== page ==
Digre also applied for a grant from the U.S. Department of Education Undergraduate International Studies and Foreign Language Program to help fund the establishment of the minor.

Elon provided matching funds for much of the grant, which allowed Elon to support faculty who wanted to develop new courses in the Middle East, to enhance library resources on the Middle East and study abroad programs and to hire a full-time Arabic professor.

For two years, the grant paid more than half of Arabic professor Shereen Elgamal’s salary. But now, Elon has made the position full-time and pays her salary, Digre said.

The department of foreign languages is exploring the introduction of elementary Hebrew courses for the minor.

Introductory modern standard Hebrew will be offered in the fall and introductory II in the spring, according to Scott Windham, department chair of Foreign Languges. The courses will be taught by a part-time professor.

“If enrollments are good, we will continue to offer more courses,” Windham said. “At some point, we might perceive a need for a permanent position in Hebrew, although that process could take many years.”

Students already showing interest

Many students in the international studies major havealreadyexpressedinterest in the region. Several students have asked for Digre’s approval of each course individually to count for the unofficial Middle Eastern concentration. Tucker has taken this route.

The Arabic Language Organization was created by students as a result of increasing interest in the language and region, according to Elgamal and many students have expressed interest in studying abroad in the region, Digre said.

There are several study abroad programs in place that will be related to the minor or concentration. There is a program at the American University of Cairo, Egypt, Council on International Education Exchange in Jordan and the University of Haifa, Israel that was just offered this year.

Broadening experiences and views

The classes will offer students opportunities to learn more about cultures and regions they are not familiar with and that are not well- known, Tucker said.

Arab culture and the Middle East have been stereotyped, intentionally or not, by people, governments and the media, Tucker said.

It will be beneficial for students to form their own opinions from truths rather than statements they hear, she said.

“You see students living in Israel, Jordan and Egypt for a semester and coming back,” Elgamal said. “These experiences are very important to campus. Instead of watching on television, they come back with experiences they encountered, actual people they interacted with. It’s a different outlook on things when you hear things from someone who was there.”

Tucker would agree. Living in Saudi Arabia helped shape her opinions and the way she views life and people, she said.

The minor will offer valuable career opportunities, according to Digre, as learning Arabic is important for careers today.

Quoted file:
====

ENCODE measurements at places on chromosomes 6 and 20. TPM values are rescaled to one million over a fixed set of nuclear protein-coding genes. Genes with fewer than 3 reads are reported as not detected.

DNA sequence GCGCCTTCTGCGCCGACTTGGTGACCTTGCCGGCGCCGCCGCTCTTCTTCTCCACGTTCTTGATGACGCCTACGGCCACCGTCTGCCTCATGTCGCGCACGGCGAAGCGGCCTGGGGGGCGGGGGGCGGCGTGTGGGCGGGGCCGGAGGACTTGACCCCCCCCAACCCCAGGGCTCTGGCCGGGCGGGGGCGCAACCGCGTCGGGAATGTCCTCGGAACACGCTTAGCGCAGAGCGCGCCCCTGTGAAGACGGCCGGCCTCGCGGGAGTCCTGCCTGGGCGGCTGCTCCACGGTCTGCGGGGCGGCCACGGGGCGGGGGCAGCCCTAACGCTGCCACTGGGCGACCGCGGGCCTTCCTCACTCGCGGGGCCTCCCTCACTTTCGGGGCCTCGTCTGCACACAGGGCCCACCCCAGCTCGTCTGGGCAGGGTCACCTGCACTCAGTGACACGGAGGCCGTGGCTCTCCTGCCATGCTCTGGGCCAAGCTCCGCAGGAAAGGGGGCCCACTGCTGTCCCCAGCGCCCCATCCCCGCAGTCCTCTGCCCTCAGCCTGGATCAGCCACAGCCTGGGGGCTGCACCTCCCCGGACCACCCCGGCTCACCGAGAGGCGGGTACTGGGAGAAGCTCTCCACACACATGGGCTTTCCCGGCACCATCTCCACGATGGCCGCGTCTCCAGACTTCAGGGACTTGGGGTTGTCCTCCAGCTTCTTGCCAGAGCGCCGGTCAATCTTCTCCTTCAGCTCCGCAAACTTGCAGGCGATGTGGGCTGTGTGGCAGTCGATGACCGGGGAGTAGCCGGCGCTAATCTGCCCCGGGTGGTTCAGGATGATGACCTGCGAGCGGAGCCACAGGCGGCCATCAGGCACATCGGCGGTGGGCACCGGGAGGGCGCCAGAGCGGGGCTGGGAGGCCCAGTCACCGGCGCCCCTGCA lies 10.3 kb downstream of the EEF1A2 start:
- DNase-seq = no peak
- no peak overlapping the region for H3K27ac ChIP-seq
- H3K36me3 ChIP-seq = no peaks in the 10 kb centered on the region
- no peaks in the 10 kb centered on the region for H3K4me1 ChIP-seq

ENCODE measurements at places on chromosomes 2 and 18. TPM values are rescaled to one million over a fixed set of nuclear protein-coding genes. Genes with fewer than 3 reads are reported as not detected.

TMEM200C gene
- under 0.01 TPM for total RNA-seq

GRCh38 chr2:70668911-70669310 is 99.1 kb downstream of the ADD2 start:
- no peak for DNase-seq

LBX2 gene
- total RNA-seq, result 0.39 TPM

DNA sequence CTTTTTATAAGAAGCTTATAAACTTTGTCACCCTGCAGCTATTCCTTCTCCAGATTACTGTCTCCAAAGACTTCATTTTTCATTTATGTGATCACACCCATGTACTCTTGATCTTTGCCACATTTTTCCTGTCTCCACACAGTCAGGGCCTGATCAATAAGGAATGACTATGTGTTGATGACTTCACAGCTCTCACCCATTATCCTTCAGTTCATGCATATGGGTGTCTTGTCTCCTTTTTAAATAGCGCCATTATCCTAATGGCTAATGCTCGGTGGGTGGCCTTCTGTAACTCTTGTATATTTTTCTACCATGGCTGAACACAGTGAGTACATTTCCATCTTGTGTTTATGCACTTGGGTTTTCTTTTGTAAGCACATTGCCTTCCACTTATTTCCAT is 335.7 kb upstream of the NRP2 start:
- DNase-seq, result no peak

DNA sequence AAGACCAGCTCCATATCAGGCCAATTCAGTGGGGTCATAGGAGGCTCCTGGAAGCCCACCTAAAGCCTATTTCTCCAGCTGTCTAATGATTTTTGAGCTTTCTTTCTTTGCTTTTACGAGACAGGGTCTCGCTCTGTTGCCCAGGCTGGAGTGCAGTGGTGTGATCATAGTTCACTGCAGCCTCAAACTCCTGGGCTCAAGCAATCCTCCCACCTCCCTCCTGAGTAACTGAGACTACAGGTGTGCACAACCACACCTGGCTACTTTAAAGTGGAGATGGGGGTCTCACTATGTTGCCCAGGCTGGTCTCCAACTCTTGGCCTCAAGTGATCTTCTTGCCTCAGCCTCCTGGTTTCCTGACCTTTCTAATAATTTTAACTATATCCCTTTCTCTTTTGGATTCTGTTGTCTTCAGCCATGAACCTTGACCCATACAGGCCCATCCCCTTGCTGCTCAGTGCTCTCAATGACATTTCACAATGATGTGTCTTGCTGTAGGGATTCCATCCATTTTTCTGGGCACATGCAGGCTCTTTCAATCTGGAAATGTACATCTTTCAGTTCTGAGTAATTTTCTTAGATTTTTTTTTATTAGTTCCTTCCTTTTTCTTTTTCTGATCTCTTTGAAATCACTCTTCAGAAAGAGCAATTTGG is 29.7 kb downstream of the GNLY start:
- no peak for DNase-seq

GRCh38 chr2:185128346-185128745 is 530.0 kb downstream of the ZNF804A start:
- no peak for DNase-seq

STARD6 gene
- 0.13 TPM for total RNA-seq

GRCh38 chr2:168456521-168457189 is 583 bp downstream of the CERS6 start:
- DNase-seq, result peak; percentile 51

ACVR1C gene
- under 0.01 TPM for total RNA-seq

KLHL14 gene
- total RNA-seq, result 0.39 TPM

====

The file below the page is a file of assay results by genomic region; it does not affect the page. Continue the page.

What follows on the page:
The outside community will also learn more about the region, Digre said.

The minor will bring in extracurricular activities, speakers and visiting professors, according to Elgamal. The awareness and knowledge would automatically spread, she said.

The minor is more important in light of the recent protests in several Arab countries,
according to Tucker. The prevalent and powerful stereotype of Islam and that every practicing Muslim is a terrorist needs to be combated, she said.

“Knowledge is power,” Tucker said. “And without it we’ll go on believing and continuing whatever we hear.”


Arabic professor Shereen Elgamal on importance of a Middle Eastern Studies minor

Greensboro show presents multiple sides, reactions to 1960 sit-in movements

Marlena Chertock

The stage for “Periphery” is set with background pictures of the Greensboro Four, a few tables and chairs. Photo by Marlena Chertock.

What surprises Bobby Pittman the most about the sit-in movement is not many people know it started right in Greensboro, in their city. The peaceful protesting of four A&T Universityfreshmen ignited a nation-wide movement of sit-ins and protests.

“I went to A&T University and didn’t know (the sit-ins took place in Greensboro),” Pittman said.

Pittman played Eugene in “Periphery,” a play hoping to inform the public about the sit-in movement and the diverse reactions.

Thursday, Feb. 24 at 8 p.m. 12 cast members took the small stage in the Broach Theatre at 520 S Elm Street in Greensboro, N.C. in pride and brought the audience back to 1960 and the civil rights movement.

The Community Theatre of Greensboro(CTG) put on its second-week production of “Periphery,” a play in honor of the Greensboro Four sit-ins. The play, written by N.C. playwright Ed Simpson, has been revived this year. It also ran two years ago to honor the anniversary of the opening of the International Civil Rights Center and Museum, a museum in Greensboro in the original Woolworth store where the sit-ins took place.

The play is also a way to help increase visitor numbers to the museum, as it is suffering from lack of visibility, according to executive director of CTG Mitchell Sommers.

The play will be showing Feb. 18-27.

The sit-in movement encouraged other movements, such as read-ins at segregated libraries, kneel-ins at segregated churches, sleep-ins at segregated hotels and play-ins at segregated parks, the cast said in one scene.